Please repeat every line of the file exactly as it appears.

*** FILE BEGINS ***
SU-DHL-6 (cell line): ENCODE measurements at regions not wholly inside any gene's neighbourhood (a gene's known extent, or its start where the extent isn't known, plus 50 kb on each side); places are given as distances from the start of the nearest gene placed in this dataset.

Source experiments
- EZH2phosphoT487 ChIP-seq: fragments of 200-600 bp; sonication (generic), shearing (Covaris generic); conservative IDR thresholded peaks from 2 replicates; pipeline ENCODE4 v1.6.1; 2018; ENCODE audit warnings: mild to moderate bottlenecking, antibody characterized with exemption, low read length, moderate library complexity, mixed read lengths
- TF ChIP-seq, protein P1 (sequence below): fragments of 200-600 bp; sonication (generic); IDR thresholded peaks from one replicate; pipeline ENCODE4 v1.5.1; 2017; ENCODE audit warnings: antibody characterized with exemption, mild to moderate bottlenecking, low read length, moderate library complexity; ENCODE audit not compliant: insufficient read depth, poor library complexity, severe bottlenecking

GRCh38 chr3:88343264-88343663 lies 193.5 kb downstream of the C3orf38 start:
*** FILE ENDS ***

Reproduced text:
SU-DHL-6 (cell line): ENCODE measurements at regions not wholly inside any gene's neighbourhood (a gene's known extent, or its start where the extent isn't known, plus 50 kb on each side); places are given as distances from the start of the nearest gene placed in this dataset.

Source experiments
- EZH2phosphoT487 ChIP-seq: fragments of 200-600 bp; sonication (generic), shearing (Covaris generic); conservative IDR thresholded peaks from 2 replicates; pipeline ENCODE4 v1.6.1; 2018; ENCODE audit warnings: mild to moderate bottlenecking, antibody characterized with exemption, low read length, moderate library complexity, mixed read lengths
- TF ChIP-seq, protein P1 (sequence below): fragments of 200-600 bp; sonication (generic); IDR thresholded peaks from one replicate; pipeline ENCODE4 v1.5.1; 2017; ENCODE audit warnings: antibody characterized with exemption, mild to moderate bottlenecking, low read length, moderate library complexity; ENCODE audit not compliant: insufficient read depth, poor library complexity, severe bottlenecking

GRCh38 chr3:88343264-88343663 lies 193.5 kb downstream of the C3orf38 start: